From its pretty pink hue to its refreshing taste on a warm summer day, rosé has become the “it” wine over the last several years, and it shows no signs of fading. Rosé itself isn’t even a varietal of wine—it’s just a color of wine like white or red. “Rosé” doesn’t really describe what’s in the glass. Rosé can be light or dark pink, mineral or fruity, lush and floral or crisp and acidic.
Rosé is a winner when it comes to food pairings. Best known for its al fresco-friendly sipping style, this blush wine pairs well with almost everything, including spicy foods, sushi, salads, barbecued meats, roasts, and rich sauces.History of rosé wines
Rosé wines have a long and colorful history, going all the way back to ancient Greece, where almost all wines were consumed in a dilute state because it was considered barbaric to drink pure wine. When grapes were harvested, workers routinely crushed white and red grapes together with their feet while they held onto suspended rope to keep their balance.
They put this juice in huge ceramic containers and allowed it to ferment, resulting in an oxidative style. The pink juice that resulted from this process was somewhat off-dry and tannic because of the contact it had with grape skins, seeds, and stems, and this is a far cry from rosés produced in modern times
Eventually, both the Greeks and the Romans began exploring ways to separate grapes by color, giving rise to red and white wines. Many of these early red wines were tannic and difficult to drink, so for a long time the predominant preference was for lighter colored wines that were less harsh. Rosé remained the beverage of choice for centuries.
In the sixth century BC, grapevines were introduced to Greece from an area that is now modern day Marseilles, France. The wines produced from these grapes were blends of white and red grapes, and thus naturally light in color. These wines became popular all around the Mediterranean and were the wine of choice for most.
When the Romans expanded their territory to France, they were well aware of the famed pink wines produced in the area. Roman influence caused these rosé wines to become enormously popular throughout their empire. Even today, southern France is considered one of the strongholds of rosé wine throughout the world.
During the Middle Ages, a violet-colored rosé wine was produced in Bordeaux and acquired the nickname claret, which comes from the Latin word claritas meaning clarity. This wine became fashionable all around France, and when Bordeaux fell under British rule, claret wines became extremely popular throughout England. By the 1900s, rosé wines had become a symbol of leisure, glamour, and luxury, and were popular among tourists visiting France and England. From here, the popularity of rosé wine spread throughout the world, and the wine achieved its present highly coveted and admired status.Primary flavors of rosé wine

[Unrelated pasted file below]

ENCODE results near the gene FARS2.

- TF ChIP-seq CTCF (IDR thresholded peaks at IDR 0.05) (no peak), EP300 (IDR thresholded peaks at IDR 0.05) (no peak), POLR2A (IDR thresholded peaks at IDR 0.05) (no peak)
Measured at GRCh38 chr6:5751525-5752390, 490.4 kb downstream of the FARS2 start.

Depending on the type grapes used to make the rosé, many different flavors can be achieved. There are several flavors of rosé wine that are more dominant than all the others. They include melon, citrus, flowers, and red fruit, and these flavors will often be accompanied by a crunchy green finish that is very much like rhubarb or celery.
The flavor also depends on the location of the winemaker. For instance, in Italy a very deeply colored Italian Aglianico rosé has a zestful flavor of cherry and orange. A very popular Grenache rosé from Provence in France has the flavor of lemon, celery, melon, and honeydew. Harvest Moon’s Rosé of Pinot Noir is crisp with aromas of strawberry and flavors of Kiwi and orange zest, whereas our Rosé of Zinfandel has a bouquet of fresh cut strawberry with flavorful notes of raspberry and peach.
The next time you sip a glass of rosé, close your eyes and try to determine which flavors you are able to taste.How to make rosé wine
There are several ways to make rosé wine, but by far the most popular method is the limited skin maceration process. Simply put, maceration is the process of soaking crushed grapes, seeds, and stems in a wine must to extract color and aroma compounds as well as tannins. This is where red wines get their color and tannins and it is the lack of maceration that makes white wines so light in color and nearly tannin free.
The limited skin maceration process involves crushing grapes and allowing the juice to remain in contact with the skins for a precise amount of time. If left in contact for an extended period, the wine will end up being red. In the case of rosé wines, skins are left to soak for a very limited amount of time.
The amount of time will depend on the style of rosé being produced and can be anywhere from six hours up to 48 hours, as opposed to the several weeks or months required by many red wines. The longer the maceration period, the more richly flavored and the darker the rosé. The winemaker has total control over the wine's color and can remove the red grape skins when he or she thinks the wine has achieved the ideal color.
After the soaking period, the juice is racked or removed from the skins, and the rosé- tinted wine begins fermentation. This process is used to make a great many styles of rosé wine, and the particular wine being produced depends on the variety of grapes used and the length of the maceration.